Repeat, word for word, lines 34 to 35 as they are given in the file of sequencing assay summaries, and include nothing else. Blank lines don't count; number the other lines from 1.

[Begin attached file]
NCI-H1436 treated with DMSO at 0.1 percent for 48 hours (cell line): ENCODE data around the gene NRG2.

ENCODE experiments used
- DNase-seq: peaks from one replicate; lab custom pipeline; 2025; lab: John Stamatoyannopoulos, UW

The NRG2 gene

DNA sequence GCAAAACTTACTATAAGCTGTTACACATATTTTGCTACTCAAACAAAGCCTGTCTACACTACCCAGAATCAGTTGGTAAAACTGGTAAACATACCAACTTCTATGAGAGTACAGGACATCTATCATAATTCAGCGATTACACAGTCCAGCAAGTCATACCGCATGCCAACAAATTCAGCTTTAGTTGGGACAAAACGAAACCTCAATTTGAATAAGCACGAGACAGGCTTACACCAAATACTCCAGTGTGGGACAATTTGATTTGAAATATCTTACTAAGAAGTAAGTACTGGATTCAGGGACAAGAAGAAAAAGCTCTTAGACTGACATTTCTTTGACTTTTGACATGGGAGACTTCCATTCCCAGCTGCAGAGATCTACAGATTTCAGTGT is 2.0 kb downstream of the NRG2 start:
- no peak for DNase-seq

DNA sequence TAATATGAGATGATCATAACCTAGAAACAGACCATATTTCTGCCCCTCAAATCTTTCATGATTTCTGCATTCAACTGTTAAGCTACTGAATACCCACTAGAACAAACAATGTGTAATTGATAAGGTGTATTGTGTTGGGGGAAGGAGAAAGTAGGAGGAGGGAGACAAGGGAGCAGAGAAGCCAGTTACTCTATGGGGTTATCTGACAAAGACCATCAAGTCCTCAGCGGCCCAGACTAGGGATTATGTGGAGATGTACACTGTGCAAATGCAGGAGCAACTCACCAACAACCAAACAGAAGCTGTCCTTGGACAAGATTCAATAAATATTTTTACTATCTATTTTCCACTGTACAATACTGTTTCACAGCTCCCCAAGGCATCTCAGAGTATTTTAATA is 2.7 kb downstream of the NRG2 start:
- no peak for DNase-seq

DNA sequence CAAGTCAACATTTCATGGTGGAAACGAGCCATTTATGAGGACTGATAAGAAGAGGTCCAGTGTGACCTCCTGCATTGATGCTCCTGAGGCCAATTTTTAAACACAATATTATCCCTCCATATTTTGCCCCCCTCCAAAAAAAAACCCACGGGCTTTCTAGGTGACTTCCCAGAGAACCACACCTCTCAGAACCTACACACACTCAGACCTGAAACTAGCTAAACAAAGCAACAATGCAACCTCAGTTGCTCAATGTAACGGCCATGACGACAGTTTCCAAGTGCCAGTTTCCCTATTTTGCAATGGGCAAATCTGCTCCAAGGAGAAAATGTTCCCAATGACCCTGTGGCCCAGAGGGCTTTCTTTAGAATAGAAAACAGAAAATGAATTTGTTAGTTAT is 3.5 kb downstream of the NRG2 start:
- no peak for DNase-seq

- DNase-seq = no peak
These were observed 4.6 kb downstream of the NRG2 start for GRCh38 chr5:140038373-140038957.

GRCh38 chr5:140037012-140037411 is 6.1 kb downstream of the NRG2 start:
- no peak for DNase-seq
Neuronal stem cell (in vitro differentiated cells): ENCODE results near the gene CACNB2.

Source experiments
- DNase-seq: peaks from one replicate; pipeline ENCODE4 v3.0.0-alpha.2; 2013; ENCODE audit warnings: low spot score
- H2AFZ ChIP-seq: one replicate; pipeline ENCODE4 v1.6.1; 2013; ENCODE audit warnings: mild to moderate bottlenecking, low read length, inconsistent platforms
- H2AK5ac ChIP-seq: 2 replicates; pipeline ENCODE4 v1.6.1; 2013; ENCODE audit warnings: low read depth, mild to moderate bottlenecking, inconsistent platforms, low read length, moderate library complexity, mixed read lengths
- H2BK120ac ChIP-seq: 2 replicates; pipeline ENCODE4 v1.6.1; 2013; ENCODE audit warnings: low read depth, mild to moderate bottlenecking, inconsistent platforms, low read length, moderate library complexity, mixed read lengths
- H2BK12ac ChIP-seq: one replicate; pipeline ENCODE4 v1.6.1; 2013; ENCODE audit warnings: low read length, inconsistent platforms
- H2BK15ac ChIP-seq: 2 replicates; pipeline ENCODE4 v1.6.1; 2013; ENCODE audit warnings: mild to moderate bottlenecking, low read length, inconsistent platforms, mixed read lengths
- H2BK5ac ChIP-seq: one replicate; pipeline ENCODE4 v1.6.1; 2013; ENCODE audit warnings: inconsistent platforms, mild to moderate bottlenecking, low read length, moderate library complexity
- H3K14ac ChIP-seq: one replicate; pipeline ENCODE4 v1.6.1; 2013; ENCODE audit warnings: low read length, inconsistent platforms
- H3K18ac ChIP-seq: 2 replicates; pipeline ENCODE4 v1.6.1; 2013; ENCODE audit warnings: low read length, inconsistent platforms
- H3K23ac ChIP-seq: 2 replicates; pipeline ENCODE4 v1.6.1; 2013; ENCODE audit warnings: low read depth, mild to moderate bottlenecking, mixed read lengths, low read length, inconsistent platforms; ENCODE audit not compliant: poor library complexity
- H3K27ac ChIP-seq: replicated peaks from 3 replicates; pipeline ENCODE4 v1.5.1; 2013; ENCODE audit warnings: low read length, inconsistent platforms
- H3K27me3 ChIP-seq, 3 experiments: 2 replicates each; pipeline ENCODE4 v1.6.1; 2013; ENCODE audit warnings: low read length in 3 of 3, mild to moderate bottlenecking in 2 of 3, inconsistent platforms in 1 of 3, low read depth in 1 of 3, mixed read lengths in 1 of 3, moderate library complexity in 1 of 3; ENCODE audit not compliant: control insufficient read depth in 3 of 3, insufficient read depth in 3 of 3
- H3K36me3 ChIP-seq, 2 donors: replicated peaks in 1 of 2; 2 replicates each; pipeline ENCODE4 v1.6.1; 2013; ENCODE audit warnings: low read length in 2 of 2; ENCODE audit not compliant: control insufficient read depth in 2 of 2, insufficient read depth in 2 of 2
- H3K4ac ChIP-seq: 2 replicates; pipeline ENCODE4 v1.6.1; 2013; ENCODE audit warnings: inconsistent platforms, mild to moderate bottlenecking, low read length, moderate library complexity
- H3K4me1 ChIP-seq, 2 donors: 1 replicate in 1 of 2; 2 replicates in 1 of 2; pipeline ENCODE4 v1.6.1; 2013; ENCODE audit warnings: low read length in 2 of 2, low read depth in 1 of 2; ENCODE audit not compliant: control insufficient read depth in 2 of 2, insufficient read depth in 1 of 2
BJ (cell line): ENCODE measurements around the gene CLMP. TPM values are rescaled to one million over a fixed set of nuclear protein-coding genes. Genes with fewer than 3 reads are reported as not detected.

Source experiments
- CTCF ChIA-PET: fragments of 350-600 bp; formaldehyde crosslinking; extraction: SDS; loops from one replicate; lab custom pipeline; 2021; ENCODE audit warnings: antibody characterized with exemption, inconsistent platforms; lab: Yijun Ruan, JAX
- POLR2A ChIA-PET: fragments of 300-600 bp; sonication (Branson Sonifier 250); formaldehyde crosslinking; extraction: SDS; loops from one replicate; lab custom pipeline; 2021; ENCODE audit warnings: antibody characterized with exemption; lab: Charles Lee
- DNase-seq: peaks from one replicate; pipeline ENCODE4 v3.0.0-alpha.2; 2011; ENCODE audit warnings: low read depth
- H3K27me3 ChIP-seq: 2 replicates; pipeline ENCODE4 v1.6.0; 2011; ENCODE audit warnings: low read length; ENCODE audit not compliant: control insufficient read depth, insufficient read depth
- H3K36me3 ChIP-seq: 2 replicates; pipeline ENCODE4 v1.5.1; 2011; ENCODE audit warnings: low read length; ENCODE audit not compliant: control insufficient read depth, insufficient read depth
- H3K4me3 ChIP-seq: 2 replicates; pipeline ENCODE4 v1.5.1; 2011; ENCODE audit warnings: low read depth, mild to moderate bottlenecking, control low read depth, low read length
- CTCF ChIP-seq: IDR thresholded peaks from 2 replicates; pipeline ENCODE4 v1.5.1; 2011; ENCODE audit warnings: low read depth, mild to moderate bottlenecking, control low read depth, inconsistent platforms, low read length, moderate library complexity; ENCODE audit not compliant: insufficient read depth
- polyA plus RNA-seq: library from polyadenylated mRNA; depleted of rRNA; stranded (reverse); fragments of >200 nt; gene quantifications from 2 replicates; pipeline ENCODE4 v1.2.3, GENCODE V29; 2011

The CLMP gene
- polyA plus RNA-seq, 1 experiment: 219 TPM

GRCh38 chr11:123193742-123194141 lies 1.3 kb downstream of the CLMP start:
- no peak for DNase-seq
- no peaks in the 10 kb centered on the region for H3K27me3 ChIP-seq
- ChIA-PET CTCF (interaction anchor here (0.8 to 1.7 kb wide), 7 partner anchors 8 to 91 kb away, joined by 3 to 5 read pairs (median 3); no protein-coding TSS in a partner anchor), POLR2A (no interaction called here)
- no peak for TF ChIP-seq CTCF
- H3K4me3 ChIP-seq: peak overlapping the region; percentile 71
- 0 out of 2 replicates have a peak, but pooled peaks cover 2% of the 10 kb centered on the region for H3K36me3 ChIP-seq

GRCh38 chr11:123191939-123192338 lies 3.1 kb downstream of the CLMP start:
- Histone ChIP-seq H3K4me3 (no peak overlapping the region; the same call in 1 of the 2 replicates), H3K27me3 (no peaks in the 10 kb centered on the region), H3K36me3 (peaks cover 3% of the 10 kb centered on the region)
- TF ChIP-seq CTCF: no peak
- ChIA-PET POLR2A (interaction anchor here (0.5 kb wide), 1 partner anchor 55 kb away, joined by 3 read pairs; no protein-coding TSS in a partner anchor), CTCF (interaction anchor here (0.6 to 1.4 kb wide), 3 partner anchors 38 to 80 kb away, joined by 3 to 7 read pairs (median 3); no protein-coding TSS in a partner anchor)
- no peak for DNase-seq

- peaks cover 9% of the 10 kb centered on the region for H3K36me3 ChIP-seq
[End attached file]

- CTCF ChIA-PET: fragments of 350-600 bp; formaldehyde crosslinking; extraction: SDS; loops from one replicate; lab custom pipeline; 2021; ENCODE audit warnings: antibody characterized with exemption, inconsistent platforms; lab: Yijun Ruan, JAX
- POLR2A ChIA-PET: fragments of 300-600 bp; sonication (Branson Sonifier 250); formaldehyde crosslinking; extraction: SDS; loops from one replicate; lab custom pipeline; 2021; ENCODE audit warnings: antibody characterized with exemption; lab: Charles Lee